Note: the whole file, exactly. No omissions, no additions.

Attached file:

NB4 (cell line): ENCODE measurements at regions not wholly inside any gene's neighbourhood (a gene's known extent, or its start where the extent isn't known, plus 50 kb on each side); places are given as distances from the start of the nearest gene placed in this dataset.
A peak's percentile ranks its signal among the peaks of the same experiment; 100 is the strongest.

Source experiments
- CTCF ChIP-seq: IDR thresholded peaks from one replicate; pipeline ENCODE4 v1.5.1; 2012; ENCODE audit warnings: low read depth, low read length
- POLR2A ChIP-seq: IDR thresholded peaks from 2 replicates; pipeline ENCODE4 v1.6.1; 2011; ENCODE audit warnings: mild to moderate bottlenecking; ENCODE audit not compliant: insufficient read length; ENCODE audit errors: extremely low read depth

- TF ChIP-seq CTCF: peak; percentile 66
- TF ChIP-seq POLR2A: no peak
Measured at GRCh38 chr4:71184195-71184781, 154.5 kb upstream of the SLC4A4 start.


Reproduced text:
NB4 (cell line): ENCODE measurements at regions not wholly inside any gene's neighbourhood (a gene's known extent, or its start where the extent isn't known, plus 50 kb on each side); places are given as distances from the start of the nearest gene placed in this dataset.
A peak's percentile ranks its signal among the peaks of the same experiment; 100 is the strongest.

Source experiments
- CTCF ChIP-seq: IDR thresholded peaks from one replicate; pipeline ENCODE4 v1.5.1; 2012; ENCODE audit warnings: low read depth, low read length
- POLR2A ChIP-seq: IDR thresholded peaks from 2 replicates; pipeline ENCODE4 v1.6.1; 2011; ENCODE audit warnings: mild to moderate bottlenecking; ENCODE audit not compliant: insufficient read length; ENCODE audit errors: extremely low read depth

- TF ChIP-seq CTCF: peak; percentile 66
- TF ChIP-seq POLR2A: no peak
Measured at GRCh38 chr4:71184195-71184781, 154.5 kb upstream of the SLC4A4 start.